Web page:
The role of group II metabotropic glutamate receptors in cognition and anxiety: comparative studies in GRM2(-/-), GRM3(-/-) and GRM2/3(-/-) knockout mice.
De Filippis B., Lyon L., Taylor A., Lane T., Burnet PWJ., Harrison PJ., Bannerman DM.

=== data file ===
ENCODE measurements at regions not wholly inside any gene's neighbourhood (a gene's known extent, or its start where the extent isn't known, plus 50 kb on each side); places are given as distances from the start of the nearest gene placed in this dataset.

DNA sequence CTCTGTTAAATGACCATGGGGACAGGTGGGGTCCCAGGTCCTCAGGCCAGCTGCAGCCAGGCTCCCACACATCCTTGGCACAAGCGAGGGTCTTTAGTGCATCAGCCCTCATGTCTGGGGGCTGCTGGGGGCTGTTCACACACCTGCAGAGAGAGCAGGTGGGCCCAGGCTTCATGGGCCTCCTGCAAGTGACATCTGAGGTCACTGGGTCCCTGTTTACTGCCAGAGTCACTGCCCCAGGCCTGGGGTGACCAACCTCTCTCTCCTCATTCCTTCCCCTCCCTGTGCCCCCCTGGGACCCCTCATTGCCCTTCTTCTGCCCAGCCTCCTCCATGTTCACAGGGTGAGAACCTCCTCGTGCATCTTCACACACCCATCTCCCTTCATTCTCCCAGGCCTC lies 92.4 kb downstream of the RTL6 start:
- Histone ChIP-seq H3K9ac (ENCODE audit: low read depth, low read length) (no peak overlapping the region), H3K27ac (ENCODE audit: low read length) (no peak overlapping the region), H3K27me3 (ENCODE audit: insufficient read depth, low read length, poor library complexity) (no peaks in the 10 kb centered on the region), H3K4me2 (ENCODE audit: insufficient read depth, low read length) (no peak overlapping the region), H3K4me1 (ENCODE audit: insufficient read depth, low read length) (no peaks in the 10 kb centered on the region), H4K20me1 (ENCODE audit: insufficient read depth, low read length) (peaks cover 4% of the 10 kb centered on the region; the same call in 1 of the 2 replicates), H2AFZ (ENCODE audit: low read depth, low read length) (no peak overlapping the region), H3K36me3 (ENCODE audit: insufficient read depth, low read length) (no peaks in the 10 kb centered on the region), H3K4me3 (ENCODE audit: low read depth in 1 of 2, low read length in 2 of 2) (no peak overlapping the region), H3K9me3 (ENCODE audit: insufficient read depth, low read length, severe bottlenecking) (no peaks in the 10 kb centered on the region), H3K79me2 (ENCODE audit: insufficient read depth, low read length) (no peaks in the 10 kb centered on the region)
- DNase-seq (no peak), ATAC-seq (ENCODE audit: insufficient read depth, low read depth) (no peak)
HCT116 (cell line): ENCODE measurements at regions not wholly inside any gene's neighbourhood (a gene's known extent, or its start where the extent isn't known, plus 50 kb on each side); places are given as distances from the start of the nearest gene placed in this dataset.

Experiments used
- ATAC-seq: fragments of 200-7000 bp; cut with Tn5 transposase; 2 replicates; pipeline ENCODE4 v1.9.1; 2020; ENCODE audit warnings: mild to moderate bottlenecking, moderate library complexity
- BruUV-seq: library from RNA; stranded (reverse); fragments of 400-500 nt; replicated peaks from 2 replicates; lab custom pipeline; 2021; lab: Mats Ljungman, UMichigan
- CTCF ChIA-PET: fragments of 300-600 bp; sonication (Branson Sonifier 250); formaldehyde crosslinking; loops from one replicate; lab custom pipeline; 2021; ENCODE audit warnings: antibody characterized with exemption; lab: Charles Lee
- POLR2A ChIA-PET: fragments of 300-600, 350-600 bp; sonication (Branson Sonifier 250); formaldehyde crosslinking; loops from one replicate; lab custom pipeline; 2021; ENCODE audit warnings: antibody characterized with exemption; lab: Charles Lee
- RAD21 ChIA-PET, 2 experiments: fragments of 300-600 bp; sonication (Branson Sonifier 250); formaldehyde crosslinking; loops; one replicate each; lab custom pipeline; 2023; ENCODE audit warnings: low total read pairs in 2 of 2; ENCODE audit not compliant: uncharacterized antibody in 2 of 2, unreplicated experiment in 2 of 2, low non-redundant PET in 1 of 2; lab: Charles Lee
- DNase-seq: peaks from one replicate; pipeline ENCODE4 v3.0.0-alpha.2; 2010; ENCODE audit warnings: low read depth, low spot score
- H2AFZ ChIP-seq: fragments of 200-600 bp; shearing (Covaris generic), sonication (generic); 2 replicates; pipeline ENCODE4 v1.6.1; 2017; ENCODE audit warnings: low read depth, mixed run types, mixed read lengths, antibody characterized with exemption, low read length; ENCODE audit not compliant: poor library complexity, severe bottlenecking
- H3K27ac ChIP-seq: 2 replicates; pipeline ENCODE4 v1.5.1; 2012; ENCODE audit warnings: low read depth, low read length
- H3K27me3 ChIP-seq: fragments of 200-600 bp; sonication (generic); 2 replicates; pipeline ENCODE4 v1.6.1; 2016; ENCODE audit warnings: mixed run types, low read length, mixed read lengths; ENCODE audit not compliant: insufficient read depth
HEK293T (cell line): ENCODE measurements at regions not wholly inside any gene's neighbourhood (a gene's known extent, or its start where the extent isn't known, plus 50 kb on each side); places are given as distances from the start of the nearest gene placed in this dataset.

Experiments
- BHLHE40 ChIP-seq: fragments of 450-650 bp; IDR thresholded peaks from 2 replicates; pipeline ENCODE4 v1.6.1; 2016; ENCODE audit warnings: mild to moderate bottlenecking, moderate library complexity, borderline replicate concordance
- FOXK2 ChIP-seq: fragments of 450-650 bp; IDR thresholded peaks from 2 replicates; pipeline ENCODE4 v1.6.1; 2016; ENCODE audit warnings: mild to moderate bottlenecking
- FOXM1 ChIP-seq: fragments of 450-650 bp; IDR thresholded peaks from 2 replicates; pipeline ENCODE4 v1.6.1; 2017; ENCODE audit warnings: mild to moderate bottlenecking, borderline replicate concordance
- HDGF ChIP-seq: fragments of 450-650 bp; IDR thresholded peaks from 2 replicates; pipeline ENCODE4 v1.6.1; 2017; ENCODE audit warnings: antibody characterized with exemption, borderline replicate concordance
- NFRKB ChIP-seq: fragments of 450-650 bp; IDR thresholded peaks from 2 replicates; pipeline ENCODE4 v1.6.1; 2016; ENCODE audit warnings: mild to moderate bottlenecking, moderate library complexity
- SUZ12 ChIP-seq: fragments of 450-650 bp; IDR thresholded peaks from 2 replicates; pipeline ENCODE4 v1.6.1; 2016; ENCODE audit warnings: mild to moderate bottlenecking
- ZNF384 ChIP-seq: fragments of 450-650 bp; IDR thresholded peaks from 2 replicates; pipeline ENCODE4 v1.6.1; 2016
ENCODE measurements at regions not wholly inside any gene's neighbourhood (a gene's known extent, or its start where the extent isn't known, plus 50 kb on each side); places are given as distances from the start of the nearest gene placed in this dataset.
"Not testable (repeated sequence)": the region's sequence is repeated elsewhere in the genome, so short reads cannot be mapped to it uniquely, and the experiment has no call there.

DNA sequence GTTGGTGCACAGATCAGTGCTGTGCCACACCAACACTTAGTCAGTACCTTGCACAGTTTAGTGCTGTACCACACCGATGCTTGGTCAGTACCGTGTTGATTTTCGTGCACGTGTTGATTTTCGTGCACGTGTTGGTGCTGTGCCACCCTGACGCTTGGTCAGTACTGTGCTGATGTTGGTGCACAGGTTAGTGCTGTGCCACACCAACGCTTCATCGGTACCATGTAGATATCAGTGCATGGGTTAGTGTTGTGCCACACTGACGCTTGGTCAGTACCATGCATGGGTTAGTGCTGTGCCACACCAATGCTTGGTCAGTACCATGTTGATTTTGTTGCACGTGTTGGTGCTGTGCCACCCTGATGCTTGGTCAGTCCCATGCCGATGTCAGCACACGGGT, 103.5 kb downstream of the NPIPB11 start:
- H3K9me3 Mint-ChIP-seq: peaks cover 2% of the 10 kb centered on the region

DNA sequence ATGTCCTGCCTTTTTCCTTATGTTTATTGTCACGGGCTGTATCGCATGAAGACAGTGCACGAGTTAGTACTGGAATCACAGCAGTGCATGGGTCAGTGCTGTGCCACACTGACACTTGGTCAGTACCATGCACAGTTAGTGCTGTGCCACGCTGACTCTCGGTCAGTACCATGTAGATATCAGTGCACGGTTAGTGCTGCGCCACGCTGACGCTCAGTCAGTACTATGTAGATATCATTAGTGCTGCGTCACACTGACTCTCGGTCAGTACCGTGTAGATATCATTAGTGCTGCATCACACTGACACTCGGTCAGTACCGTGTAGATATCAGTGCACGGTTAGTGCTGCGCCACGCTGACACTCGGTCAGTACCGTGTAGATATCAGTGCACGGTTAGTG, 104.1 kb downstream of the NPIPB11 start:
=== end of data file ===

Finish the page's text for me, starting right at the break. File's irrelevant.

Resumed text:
Group II metabotropic glutamate receptors (mGlu2 and mGlu3, encoded by GRM2 and GRM3) have been implicated in both cognitive and emotional processes, although their precise role remains to be established. Studies with knockout (KO) mice provide an important approach for investigating the role of specific receptor genes in behaviour. In the present series of experiments we extended our prior characterisation of GRM2/3(-/-) double KO mice and, in complementary experiments, investigated the behavioural phenotype of single GRM2(-/-) and GRM3(-/-) mice. We found no consistent effect on anxiety in either the double or single KO mice. The lack of an anxiety phenotype in any of the lines contrasts with the clear anxiolytic effects of mGlu2/3 ligands. Motor co-ordination was impaired in GRM2/3(-/-) mice, but spared in single GRM2(-/-) and GRM3(-/-) mice. Spatial working memory (rewarded alternation) testing on the elevated T-maze revealed a deficit in GRM2(-/-) mice throughout testing, whereas GRM3(-/-) mice exhibited a biphasic effect (initially impaired, but performing better than controls by the end of training). A biphasic effect on activity levels was seen for the GRM2(-/-) mice. Overall, the phenotype in both GRM2(-/-) and GRM3(-/-) mice was less pronounced - if present at all - compared to GRM2/3(-/-) mice, across the range of task domains. This is consistent with possible redundancy of function and/or compensation in the single KO lines. Results are discussed with reference to a possible role for group II metabotropic glutamate receptors at the interface between arousal and behavioural performance, according to an inverted U-shaped function.